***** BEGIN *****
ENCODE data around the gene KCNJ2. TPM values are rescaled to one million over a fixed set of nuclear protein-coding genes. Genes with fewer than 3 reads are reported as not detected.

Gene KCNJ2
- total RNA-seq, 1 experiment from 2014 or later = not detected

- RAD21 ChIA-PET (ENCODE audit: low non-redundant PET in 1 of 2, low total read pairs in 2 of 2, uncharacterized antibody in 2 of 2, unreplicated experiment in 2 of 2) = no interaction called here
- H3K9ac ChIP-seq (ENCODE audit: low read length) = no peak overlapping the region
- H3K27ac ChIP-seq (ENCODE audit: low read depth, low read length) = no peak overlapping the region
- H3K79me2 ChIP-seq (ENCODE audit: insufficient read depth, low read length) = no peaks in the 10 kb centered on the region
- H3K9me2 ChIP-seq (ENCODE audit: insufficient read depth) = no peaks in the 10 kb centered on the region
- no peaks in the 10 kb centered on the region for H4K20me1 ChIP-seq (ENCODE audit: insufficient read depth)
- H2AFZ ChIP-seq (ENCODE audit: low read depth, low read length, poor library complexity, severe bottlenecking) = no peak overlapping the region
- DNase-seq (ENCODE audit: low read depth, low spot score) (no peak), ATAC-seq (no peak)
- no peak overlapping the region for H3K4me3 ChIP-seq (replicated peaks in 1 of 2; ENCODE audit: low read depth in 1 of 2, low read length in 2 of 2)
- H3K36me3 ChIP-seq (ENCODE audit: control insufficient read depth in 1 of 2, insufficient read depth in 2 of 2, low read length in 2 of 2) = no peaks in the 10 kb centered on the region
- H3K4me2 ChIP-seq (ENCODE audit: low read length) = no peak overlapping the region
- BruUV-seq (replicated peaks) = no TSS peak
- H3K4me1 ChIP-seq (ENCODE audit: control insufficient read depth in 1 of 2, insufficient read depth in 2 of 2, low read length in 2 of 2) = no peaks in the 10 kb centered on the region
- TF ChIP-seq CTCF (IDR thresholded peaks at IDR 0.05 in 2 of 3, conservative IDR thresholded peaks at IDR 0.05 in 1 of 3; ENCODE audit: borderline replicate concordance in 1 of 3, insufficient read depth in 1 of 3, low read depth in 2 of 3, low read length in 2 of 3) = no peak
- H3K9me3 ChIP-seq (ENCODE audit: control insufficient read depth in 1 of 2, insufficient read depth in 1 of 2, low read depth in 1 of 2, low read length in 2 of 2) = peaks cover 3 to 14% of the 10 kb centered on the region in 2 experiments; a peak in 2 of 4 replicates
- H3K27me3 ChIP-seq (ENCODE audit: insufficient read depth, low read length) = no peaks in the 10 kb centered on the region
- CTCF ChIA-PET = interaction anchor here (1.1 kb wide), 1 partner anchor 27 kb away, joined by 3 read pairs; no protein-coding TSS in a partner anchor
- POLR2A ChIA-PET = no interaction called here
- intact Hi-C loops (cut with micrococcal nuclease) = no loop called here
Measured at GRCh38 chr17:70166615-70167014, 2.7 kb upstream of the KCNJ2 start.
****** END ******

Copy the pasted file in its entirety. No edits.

ENCODE data around the gene KCNJ2. TPM values are rescaled to one million over a fixed set of nuclear protein-coding genes. Genes with fewer than 3 reads are reported as not detected.

Gene KCNJ2
- total RNA-seq, 1 experiment from 2014 or later = not detected

- RAD21 ChIA-PET (ENCODE audit: low non-redundant PET in 1 of 2, low total read pairs in 2 of 2, uncharacterized antibody in 2 of 2, unreplicated experiment in 2 of 2) = no interaction called here
- H3K9ac ChIP-seq (ENCODE audit: low read length) = no peak overlapping the region
- H3K27ac ChIP-seq (ENCODE audit: low read depth, low read length) = no peak overlapping the region
- H3K79me2 ChIP-seq (ENCODE audit: insufficient read depth, low read length) = no peaks in the 10 kb centered on the region
- H3K9me2 ChIP-seq (ENCODE audit: insufficient read depth) = no peaks in the 10 kb centered on the region
- no peaks in the 10 kb centered on the region for H4K20me1 ChIP-seq (ENCODE audit: insufficient read depth)
- H2AFZ ChIP-seq (ENCODE audit: low read depth, low read length, poor library complexity, severe bottlenecking) = no peak overlapping the region
- DNase-seq (ENCODE audit: low read depth, low spot score) (no peak), ATAC-seq (no peak)
- no peak overlapping the region for H3K4me3 ChIP-seq (replicated peaks in 1 of 2; ENCODE audit: low read depth in 1 of 2, low read length in 2 of 2)
- H3K36me3 ChIP-seq (ENCODE audit: control insufficient read depth in 1 of 2, insufficient read depth in 2 of 2, low read length in 2 of 2) = no peaks in the 10 kb centered on the region
- H3K4me2 ChIP-seq (ENCODE audit: low read length) = no peak overlapping the region
- BruUV-seq (replicated peaks) = no TSS peak
- H3K4me1 ChIP-seq (ENCODE audit: control insufficient read depth in 1 of 2, insufficient read depth in 2 of 2, low read length in 2 of 2) = no peaks in the 10 kb centered on the region
- TF ChIP-seq CTCF (IDR thresholded peaks at IDR 0.05 in 2 of 3, conservative IDR thresholded peaks at IDR 0.05 in 1 of 3; ENCODE audit: borderline replicate concordance in 1 of 3, insufficient read depth in 1 of 3, low read depth in 2 of 3, low read length in 2 of 3) = no peak
- H3K9me3 ChIP-seq (ENCODE audit: control insufficient read depth in 1 of 2, insufficient read depth in 1 of 2, low read depth in 1 of 2, low read length in 2 of 2) = peaks cover 3 to 14% of the 10 kb centered on the region in 2 experiments; a peak in 2 of 4 replicates
- H3K27me3 ChIP-seq (ENCODE audit: insufficient read depth, low read length) = no peaks in the 10 kb centered on the region
- CTCF ChIA-PET = interaction anchor here (1.1 kb wide), 1 partner anchor 27 kb away, joined by 3 read pairs; no protein-coding TSS in a partner anchor
- POLR2A ChIA-PET = no interaction called here
- intact Hi-C loops (cut with micrococcal nuclease) = no loop called here
Measured at GRCh38 chr17:70166615-70167014, 2.7 kb upstream of the KCNJ2 start.